Oracle cursor for updating every row in same table adult singles dating thurston nebraska

Although the number of physical disk blocks and Current Mode Gets are about the same in each test, the Hash Join method performs multi-block reads, resulting in fewer visits to the disk.

All 8 methods above were benchmarked on the assumption that the target table is arbitrarily large and the subset of rows/blocks to be updated are relatively small.

I spend an inordinate proportion of design time of an ETL system worrying about the relative proportion of rows inserted vs updated.

I want to test on a level playing field and remove special factors that unfairly favour one method, so there are some rules: TEST (Update Source) - 100K rows TEST (Update target) - 10M rows Name Type Name Type ------------------------------ ------------ ------------------------------ ------------ PK NUMBER PK NUMBER FK NUMBER FK NUMBER FILL VARCHAR2(40) FILL VARCHAR2(40) Not many people code this way, but there are some Pro*C programmers out there who are used to Explicit Cursor Loops (OPEN, FETCH and CLOSE commands) and translate these techniques directly to PL/SQL.

To support this method, I needed to create an index on TEST8. The biggest drawback to this method is readability. LAST UPDATE test SET fk = fk_tab(i) , fill = fill_tab(i) WHERE pk = pk_tab(i); END LOOP; CLOSE rec_cur; END; / The modern equivalent of the Updateable Join View. Parallel PL/SQL ORA-00060: deadlock detected Well, if further proof was needed that Bitmap indexes are inappropriate for tables that are maintained by multiple concurrent sessions, surely this is it.

Since Oracle does not yet provide support for record collections in FORALL, we need to use scalar collections, making for long declarations, INTO clauses, and SET clauses. Gaining in popularity due to its combination of brevity and performance, it is primarily used to INSERT and UPDATE in a single statement. Note that I have included a FIRST_ROWS hint to force an indexed nested loops plan. The Deadlock error raised by Method 8 occurred because bitmap indexes are locked at the block-level, not the row level.

Here's the function: CREATE OR REPLACE FUNCTION test_parallel_update ( test_cur IN SYS_REFCURSOR ) RETURN test_num_arr PARALLEL_ENABLE (PARTITION test_cur BY ANY) PIPELINED IS PRAGMA AUTONOMOUS_TRANSACTION; test_rec TEST%ROWTYPE; TYPE num_tab_t IS TABLE OF NUMBER(38); TYPE vc2_tab_t IS TABLE OF VARCHAR2(4000); pk_tab NUM_TAB_T; fk_tab NUM_TAB_T; fill_tab VC2_TAB_T; cnt INTEGER := 0; BEGIN LOOP FETCH test_cur BULK COLLECT INTO pk_tab, fk_tab, fill_tab LIMIT 1000; EXIT WHEN pk_tab. This is a feature of Oracle's parallel-enabled functions; they will apportion the rows of a single Ref Cursor amongst many parallel slaves, with each slave running over a different subset of the input data set. Parallel PL/SQL 28.2 27.2 6.3 Let's see how a Foreign Key constraint affects things. Although not shown here, this effect is magnified with each additional bitmap index.

Update-wise, it looks as though it should perform the same as the Explicit Cursor Loop.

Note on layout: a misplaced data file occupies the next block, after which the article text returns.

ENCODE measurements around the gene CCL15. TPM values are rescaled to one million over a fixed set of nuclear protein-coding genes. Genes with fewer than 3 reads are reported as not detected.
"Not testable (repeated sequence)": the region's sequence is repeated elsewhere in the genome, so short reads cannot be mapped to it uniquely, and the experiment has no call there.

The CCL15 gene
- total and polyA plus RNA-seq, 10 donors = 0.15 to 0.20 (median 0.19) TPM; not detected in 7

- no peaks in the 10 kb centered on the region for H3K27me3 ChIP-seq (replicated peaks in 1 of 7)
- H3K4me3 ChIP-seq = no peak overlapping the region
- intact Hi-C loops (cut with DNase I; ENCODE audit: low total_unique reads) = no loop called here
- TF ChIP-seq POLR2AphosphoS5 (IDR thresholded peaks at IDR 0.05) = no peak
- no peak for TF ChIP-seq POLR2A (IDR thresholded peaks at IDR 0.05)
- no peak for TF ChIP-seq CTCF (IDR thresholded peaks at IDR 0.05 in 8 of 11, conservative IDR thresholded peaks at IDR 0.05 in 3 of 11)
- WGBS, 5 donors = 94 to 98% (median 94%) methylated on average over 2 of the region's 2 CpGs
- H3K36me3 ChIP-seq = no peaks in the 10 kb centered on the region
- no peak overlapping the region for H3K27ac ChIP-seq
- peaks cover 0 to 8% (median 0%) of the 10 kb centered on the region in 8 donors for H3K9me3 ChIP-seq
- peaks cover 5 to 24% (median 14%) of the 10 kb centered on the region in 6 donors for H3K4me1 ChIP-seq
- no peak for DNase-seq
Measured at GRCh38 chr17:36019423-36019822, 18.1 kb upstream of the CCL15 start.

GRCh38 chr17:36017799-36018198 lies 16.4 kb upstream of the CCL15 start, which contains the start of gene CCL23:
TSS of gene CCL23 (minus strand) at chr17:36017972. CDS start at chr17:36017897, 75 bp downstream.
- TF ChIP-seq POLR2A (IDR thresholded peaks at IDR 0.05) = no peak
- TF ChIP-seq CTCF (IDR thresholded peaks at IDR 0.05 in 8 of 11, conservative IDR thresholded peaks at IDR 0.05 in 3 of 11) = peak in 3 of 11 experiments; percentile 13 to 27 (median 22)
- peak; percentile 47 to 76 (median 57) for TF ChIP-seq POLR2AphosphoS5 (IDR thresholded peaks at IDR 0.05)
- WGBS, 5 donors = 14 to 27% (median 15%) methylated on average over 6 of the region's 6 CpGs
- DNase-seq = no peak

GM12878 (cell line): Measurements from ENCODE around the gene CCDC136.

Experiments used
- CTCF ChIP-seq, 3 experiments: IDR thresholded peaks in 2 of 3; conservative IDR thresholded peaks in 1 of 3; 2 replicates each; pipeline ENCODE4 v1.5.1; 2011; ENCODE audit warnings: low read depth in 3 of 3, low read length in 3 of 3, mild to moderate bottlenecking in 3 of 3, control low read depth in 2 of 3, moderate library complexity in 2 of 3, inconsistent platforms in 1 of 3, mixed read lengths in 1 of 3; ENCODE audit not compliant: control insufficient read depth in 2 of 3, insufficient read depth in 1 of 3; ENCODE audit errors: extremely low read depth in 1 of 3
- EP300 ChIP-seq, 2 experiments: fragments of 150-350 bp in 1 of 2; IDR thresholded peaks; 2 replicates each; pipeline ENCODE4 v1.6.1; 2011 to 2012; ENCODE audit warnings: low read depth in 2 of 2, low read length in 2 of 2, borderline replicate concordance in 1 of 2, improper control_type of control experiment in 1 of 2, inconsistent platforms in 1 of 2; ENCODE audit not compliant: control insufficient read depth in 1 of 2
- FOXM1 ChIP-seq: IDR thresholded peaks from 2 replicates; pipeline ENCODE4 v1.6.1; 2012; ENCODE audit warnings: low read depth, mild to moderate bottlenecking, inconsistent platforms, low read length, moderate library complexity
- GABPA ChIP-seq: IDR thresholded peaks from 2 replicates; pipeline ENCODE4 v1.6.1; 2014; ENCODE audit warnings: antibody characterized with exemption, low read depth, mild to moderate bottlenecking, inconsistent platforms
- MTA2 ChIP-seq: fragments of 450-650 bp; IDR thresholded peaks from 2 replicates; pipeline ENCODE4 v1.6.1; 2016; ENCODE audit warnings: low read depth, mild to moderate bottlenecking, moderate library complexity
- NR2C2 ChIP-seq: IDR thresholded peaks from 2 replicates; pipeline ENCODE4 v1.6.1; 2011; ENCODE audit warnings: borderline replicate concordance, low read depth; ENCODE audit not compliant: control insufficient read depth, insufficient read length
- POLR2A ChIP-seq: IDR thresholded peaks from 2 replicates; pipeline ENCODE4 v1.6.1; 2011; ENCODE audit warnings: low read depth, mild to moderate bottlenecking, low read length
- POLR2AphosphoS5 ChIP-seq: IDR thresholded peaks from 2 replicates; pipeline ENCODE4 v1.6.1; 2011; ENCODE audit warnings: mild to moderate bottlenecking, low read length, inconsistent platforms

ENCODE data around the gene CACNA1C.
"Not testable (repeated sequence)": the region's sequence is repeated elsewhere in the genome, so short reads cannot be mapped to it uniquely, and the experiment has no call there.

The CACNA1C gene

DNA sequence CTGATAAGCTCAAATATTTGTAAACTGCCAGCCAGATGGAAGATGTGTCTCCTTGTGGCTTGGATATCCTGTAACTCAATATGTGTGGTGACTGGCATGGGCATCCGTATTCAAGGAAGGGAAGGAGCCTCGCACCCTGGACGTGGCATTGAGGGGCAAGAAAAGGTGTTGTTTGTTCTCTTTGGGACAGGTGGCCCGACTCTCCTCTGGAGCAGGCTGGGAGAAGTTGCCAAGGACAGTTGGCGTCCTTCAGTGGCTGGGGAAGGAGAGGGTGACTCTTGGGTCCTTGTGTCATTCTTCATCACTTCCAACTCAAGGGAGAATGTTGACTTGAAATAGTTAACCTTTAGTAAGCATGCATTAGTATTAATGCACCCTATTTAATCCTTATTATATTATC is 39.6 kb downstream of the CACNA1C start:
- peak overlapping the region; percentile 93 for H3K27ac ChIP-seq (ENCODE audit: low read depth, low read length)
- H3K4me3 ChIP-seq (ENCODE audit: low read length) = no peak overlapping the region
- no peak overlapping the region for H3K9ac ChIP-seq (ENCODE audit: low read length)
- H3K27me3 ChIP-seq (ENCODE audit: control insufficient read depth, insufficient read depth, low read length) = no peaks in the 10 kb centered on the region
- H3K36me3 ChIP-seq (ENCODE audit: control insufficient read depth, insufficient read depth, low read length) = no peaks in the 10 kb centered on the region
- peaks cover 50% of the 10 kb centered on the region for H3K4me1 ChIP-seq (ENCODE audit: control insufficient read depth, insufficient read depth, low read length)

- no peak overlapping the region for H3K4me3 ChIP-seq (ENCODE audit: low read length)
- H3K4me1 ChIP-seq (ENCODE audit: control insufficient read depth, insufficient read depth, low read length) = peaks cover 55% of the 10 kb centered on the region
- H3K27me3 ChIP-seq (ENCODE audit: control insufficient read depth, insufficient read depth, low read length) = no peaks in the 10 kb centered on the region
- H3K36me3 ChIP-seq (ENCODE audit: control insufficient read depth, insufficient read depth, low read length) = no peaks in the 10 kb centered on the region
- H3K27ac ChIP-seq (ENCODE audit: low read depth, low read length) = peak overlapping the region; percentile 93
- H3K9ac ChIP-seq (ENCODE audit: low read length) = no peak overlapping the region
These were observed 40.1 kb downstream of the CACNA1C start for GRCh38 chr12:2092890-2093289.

The difference is that the Implicit Cursor internally performs bulk fetches, which should be faster than the Explicit Cursor because of the reduced context switches. I generally recommend against it for high-volume updates because the SET sub-query is nested, meaning it is performed once for each row updated. Using BULK COLLECT and FORALL statements is the new de-facto standard for PL/SQL programmers concerned about performance because it reduces context switching overheads between the PL/SQL and SQL engines.

If the proportion of updated blocks increases, then the average cost of finding those rows decreases; the exercise becomes one of tuning the data access rather than tuning the update.

Why is the Parallel PL/SQL (Method 8) approach much faster than the Parallel DML MERGE (Method 7)? Below we see the trace from the Parallel Coordinator session of Method 7: MERGE /* first_rows */ INTO test USING test5 new ON (= new.pk) WHEN MATCHED THEN UPDATE SET fk = , fill = call count cpu elapsed disk query current rows ------- ------ -------- ---------- ---------- ---------- ---------- ---------- Parse 1 0.02 0.02 0 4 1 0 Execute 1 1.85 57.91 1 7 2 100000 Fetch 0 0.00 0.00 0 0 0 0 ------- ------ -------- ---------- ---------- ---------- ---------- ---------- total 2 1.87 57.94 1 11 3 100000 Misses in library cache during parse: 1 Optimizer mode: FIRST_ROWS Parsing user id: 140 Rows Row Source Operation ------- --------------------------------------------------- 128 PX COORDINATOR (cr=7 pr=1 pw=0 time=57912088 us) 0 PX SEND QC (RANDOM) : TQ10002 (cr=0 pr=0 pw=0 time=0 us) 0 INDEX MAINTENANCE TEST (cr=0 pr=0 pw=0 time=0 us)(object id 0) 0 PX RECEIVE (cr=0 pr=0 pw=0 time=0 us) 0 PX SEND RANGE : TQ10001 (cr=0 pr=0 pw=0 time=0 us) 0 MERGE TEST (cr=0 pr=0 pw=0 time=0 us) 0 PX RECEIVE (cr=0 pr=0 pw=0 time=0 us) 0 PX SEND HYBRID (ROWID PKEY) : TQ10000 (cr=0 pr=0 pw=0 time=0 us) 0 VIEW (cr=0 pr=0 pw=0 time=0 us) 0 NESTED LOOPS (cr=0 pr=0 pw=0 time=0 us) 0 PX BLOCK ITERATOR (cr=0 pr=0 pw=0 time=0 us) 0 TABLE ACCESS FULL TEST5 (cr=0 pr=0 pw=0 time=0 us) 0 TABLE ACCESS BY INDEX ROWID TEST (cr=0 pr=0 pw=0 time=0 us) 0 INDEX UNIQUE SCAN TEST_PK (cr=0 pr=0 pw=0 time=0 us)(object id 141439) Elapsed times include waiting on following events: Event waited on Times Max.

Leave a Reply